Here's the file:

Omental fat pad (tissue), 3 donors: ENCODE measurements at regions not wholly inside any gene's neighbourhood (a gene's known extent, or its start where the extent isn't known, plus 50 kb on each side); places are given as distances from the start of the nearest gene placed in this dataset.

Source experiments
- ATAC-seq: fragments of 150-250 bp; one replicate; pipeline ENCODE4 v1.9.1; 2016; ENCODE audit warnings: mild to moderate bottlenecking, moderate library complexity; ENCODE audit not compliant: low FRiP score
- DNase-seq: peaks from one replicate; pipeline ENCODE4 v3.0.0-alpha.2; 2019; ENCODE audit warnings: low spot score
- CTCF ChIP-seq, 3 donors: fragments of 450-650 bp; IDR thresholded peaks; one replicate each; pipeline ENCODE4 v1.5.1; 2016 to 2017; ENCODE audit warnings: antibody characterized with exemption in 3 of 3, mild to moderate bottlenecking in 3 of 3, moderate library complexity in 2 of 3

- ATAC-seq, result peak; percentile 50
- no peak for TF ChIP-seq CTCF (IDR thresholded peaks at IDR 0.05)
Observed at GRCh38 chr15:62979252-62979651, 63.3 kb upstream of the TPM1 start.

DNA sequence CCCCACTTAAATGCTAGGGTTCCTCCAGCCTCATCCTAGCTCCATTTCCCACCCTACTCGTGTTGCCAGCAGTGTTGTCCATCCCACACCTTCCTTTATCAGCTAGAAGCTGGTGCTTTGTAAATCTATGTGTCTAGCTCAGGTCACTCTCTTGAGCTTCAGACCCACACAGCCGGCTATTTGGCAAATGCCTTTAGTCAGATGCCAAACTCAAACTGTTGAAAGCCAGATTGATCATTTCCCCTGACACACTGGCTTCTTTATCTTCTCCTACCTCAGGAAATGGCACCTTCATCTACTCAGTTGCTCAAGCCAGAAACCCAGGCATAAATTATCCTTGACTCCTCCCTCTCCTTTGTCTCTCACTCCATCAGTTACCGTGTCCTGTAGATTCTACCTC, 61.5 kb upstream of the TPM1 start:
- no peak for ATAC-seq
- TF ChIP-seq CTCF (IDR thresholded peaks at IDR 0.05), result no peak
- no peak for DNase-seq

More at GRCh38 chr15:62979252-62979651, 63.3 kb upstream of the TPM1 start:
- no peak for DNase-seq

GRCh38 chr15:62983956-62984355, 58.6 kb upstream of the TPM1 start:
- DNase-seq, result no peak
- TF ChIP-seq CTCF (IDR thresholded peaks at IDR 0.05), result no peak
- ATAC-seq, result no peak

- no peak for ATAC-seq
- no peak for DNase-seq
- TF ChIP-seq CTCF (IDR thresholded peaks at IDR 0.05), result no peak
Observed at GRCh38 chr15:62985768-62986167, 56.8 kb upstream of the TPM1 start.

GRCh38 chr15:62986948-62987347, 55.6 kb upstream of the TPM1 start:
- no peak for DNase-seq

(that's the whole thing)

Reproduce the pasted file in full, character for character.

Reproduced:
Omental fat pad (tissue), 3 donors: ENCODE measurements at regions not wholly inside any gene's neighbourhood (a gene's known extent, or its start where the extent isn't known, plus 50 kb on each side); places are given as distances from the start of the nearest gene placed in this dataset.

Source experiments
- ATAC-seq: fragments of 150-250 bp; one replicate; pipeline ENCODE4 v1.9.1; 2016; ENCODE audit warnings: mild to moderate bottlenecking, moderate library complexity; ENCODE audit not compliant: low FRiP score
- DNase-seq: peaks from one replicate; pipeline ENCODE4 v3.0.0-alpha.2; 2019; ENCODE audit warnings: low spot score
- CTCF ChIP-seq, 3 donors: fragments of 450-650 bp; IDR thresholded peaks; one replicate each; pipeline ENCODE4 v1.5.1; 2016 to 2017; ENCODE audit warnings: antibody characterized with exemption in 3 of 3, mild to moderate bottlenecking in 3 of 3, moderate library complexity in 2 of 3

- ATAC-seq, result peak; percentile 50
- no peak for TF ChIP-seq CTCF (IDR thresholded peaks at IDR 0.05)
Observed at GRCh38 chr15:62979252-62979651, 63.3 kb upstream of the TPM1 start.

DNA sequence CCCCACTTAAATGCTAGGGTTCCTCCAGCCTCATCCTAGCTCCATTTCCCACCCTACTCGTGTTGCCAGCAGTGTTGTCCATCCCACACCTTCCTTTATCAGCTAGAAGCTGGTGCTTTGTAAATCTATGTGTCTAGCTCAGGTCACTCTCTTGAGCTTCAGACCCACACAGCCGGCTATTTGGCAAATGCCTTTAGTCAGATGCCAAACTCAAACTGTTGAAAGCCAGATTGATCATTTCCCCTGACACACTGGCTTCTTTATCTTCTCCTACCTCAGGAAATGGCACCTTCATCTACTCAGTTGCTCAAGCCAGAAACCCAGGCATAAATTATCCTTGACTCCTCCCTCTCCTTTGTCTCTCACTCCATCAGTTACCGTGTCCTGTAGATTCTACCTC, 61.5 kb upstream of the TPM1 start:
- no peak for ATAC-seq
- TF ChIP-seq CTCF (IDR thresholded peaks at IDR 0.05), result no peak
- no peak for DNase-seq

More at GRCh38 chr15:62979252-62979651, 63.3 kb upstream of the TPM1 start:
- no peak for DNase-seq

GRCh38 chr15:62983956-62984355, 58.6 kb upstream of the TPM1 start:
- DNase-seq, result no peak
- TF ChIP-seq CTCF (IDR thresholded peaks at IDR 0.05), result no peak
- ATAC-seq, result no peak

- no peak for ATAC-seq
- no peak for DNase-seq
- TF ChIP-seq CTCF (IDR thresholded peaks at IDR 0.05), result no peak
Observed at GRCh38 chr15:62985768-62986167, 56.8 kb upstream of the TPM1 start.

GRCh38 chr15:62986948-62987347, 55.6 kb upstream of the TPM1 start:
- no peak for DNase-seq